There's something strange in the neighborhood: StratCom East's ghostly targets
The primary target of StratCom East, a new European Union information initiative, and its project Mythbusters, was supposed to be RT.
Yet, when it comes to finding fault with the Russian broadcaster’s reporting, the EU’s ‘Disinformation Review’ seems to be coming up short. In their first report, RT gets two bizarre and unrefuted mentions and in the 2nd, the network isn’t cited at all.
Russian foreign media services are a drop in the ocean compared to their Western competitors. There are literally thousands of them across NATO’s 28 member nations. State-funded and their private equivalents. Available on TV, in print, on radio and online. They are broadcasters, think tanks, bloggers, NGOs and so-called ‘citizen journalists.’ Some of them are extremely well-paid and others do it voluntarily. All of them united in a desire to expose “propaganda” - the catch-all phrase used to describe anything that contradicts the NATO narrative.
This dastardly “Russian propaganda” is usually defined as content from RT, Sputnik and – if Western mainstream media is to believed – about 50 online “trolls”.
Nevertheless, when forced to actually locate some tangible examples of alleged false reportage or disinformation, they can’t find very much.
Of course, all media has lapses and bloopers. Especially in a fast-paced 24-hour news environment. It happens to RT, just as it happens to The New York Times and the BBC and many others who on occasion might carry a story that turns out not to be 100 percent accurate.
The difference, however, is that when RT commits a blooper, it’s “Russian propaganda” - and replayed for years to come - but when American or European outlets bungle, it’s a “mistake” even if it’s ever acknowledged, it’s forgotten about almost immediately.
First announced in March, the EU’s ‘Mythbusters’ team is now publishing weekly updates of its ‘disinformation review.’ The introduction promises“to show the European public the high amount of such disinformation attacks that target European audience (sic) every single day”.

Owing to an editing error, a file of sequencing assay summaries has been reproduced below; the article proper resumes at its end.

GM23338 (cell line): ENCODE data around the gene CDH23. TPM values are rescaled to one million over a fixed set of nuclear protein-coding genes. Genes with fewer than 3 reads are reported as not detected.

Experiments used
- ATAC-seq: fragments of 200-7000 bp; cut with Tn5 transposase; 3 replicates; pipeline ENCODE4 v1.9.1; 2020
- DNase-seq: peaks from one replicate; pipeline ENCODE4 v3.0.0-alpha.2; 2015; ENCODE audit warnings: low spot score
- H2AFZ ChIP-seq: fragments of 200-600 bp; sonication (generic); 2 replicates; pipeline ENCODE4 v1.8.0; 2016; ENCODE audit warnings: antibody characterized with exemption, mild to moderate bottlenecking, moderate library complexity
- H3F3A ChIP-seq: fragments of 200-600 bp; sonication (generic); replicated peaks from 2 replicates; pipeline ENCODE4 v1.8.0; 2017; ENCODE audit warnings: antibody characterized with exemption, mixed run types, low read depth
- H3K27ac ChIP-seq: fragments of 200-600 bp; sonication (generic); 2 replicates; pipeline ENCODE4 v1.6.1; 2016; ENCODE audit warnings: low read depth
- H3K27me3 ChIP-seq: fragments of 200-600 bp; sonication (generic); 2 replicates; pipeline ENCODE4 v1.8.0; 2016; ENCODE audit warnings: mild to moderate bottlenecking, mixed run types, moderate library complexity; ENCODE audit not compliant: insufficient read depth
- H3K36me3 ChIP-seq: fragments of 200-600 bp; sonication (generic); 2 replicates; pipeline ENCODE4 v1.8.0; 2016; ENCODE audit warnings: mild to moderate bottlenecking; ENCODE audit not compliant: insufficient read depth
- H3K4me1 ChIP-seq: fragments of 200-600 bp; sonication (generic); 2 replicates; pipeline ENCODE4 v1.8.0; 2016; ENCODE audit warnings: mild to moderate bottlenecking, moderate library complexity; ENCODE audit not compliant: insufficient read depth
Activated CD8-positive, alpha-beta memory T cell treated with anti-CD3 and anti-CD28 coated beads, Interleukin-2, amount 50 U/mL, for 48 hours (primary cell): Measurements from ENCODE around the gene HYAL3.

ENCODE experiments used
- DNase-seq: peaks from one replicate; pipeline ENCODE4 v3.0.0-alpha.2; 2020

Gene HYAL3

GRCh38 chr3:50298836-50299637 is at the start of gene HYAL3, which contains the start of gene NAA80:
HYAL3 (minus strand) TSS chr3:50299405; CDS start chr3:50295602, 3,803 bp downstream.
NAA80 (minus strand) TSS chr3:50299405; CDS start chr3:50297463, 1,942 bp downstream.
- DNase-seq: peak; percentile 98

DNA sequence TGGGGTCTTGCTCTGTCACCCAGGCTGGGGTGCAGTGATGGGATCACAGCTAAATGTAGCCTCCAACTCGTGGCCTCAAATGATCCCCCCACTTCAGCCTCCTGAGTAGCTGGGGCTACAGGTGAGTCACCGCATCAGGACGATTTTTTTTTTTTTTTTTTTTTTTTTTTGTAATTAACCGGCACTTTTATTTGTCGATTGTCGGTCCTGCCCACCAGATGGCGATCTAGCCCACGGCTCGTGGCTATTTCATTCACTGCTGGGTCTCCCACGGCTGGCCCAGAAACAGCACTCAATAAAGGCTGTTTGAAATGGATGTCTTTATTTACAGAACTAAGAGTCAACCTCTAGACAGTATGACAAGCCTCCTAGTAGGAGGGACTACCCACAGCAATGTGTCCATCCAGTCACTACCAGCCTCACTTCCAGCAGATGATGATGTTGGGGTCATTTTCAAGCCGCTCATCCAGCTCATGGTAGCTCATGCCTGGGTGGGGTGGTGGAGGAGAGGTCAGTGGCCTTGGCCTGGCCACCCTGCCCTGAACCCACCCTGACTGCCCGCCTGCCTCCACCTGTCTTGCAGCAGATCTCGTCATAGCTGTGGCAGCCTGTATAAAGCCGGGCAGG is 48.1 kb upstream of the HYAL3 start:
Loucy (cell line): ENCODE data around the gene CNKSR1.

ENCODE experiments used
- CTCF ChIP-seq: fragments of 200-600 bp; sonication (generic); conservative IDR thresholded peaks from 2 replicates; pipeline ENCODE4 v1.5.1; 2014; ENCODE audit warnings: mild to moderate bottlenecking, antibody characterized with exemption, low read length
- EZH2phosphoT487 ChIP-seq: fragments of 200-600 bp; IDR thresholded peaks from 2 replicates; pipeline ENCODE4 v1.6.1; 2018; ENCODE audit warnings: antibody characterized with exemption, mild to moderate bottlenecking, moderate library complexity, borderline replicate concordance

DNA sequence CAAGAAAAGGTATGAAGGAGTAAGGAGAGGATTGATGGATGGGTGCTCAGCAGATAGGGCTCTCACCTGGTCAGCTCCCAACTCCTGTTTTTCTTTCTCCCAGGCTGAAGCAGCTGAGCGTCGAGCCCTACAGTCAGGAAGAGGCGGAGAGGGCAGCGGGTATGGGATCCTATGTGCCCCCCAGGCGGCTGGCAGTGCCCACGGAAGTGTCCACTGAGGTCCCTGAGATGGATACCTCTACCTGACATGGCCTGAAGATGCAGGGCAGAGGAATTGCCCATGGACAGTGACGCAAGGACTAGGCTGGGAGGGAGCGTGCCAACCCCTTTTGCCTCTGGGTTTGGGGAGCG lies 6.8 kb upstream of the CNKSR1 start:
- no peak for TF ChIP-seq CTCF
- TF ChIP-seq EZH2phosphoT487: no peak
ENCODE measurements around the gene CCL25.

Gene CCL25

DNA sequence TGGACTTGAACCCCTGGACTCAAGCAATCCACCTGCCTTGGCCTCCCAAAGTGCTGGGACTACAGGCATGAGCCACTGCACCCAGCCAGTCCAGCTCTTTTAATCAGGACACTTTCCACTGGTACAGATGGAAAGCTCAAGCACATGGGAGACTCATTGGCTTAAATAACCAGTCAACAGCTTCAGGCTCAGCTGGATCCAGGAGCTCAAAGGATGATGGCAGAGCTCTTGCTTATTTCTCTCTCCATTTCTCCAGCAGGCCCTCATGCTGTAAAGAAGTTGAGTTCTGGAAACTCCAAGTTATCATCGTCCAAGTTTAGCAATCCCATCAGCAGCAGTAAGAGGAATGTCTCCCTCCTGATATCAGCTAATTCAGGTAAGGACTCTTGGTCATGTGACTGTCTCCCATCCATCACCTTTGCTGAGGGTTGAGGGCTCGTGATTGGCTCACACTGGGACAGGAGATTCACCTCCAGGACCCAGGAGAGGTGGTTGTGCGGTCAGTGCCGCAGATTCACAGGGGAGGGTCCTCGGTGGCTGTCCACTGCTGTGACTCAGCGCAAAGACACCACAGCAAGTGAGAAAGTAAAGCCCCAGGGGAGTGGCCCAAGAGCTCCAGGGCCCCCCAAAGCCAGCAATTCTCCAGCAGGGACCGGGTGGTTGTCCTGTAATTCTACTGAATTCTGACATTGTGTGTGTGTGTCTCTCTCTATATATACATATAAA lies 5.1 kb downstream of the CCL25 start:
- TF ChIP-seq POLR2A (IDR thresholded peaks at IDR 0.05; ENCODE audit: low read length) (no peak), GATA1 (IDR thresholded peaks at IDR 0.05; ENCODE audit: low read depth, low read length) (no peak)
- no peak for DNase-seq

This presentation turns out to be a six-page spreadsheet with lots of blank spaces.
The menace of no facts
RT is mentioned twice in Stratcom East’s first report. With no explanation as to why the ‘mythbusters’ find either article offensive. Indeed, the “disproof” section, which is supposed to explain what’s offensive about the piece, and supply facts instead of presumed fiction, is totally blank.
In the first article, RT reported that the head of “Russia’s Security Council (Nikolay Patrushev) has warned of ‘a real problem’ posed by the growing number of US-controlled laboratories that produce biological weapons.” Yes, RT reports Patrushev’s words. There is no spin on his comments. No opinion whatsoever. It’s just a normal news story. Who, what, where and why. Basic journalism.
Ivana Smolenova, who highlighted the article, has provided no explanation for why it offends her sensibilities. Maybe she was having a bad day and didn’t like the content? This is the same Ms. Smolenova who works as Communications and Outreach Manager at the Prague Security Studies Institute (PSSI).
Of course, the PSSI is partnered with the Atlantic Council, RE/RFL, NATO and George Soros’ Open Society Foundation - all big fans of RT. The first two mentioned were involved in last week’s US Senate Hearings about the network.
Lost in translation
The other entry concerns RT’s Russian language website. Dmytri Spivak, of Kiev’s Dragomanov University again leaves the “why?” column blank when drawing attention to a piece about German media. As a Kiev resident, it’s safe to assume that Mr. Spivak can understand Russian. Thus, he will have noticed that the article is a translation, via InoTV, from the Austrian Contra Magazin. This is clearly explained in the opening sentence.
So after all the hype, there are just two RT entries in Stratcom East’s first spreadsheet, one of them actually of European origin - both with empty ‘disproof’ columns attached. As mentioned, in the 2nd ‘Mythbusters’ report, RT doesn’t feature at all. Those funding the exercise must be already looking for their money back.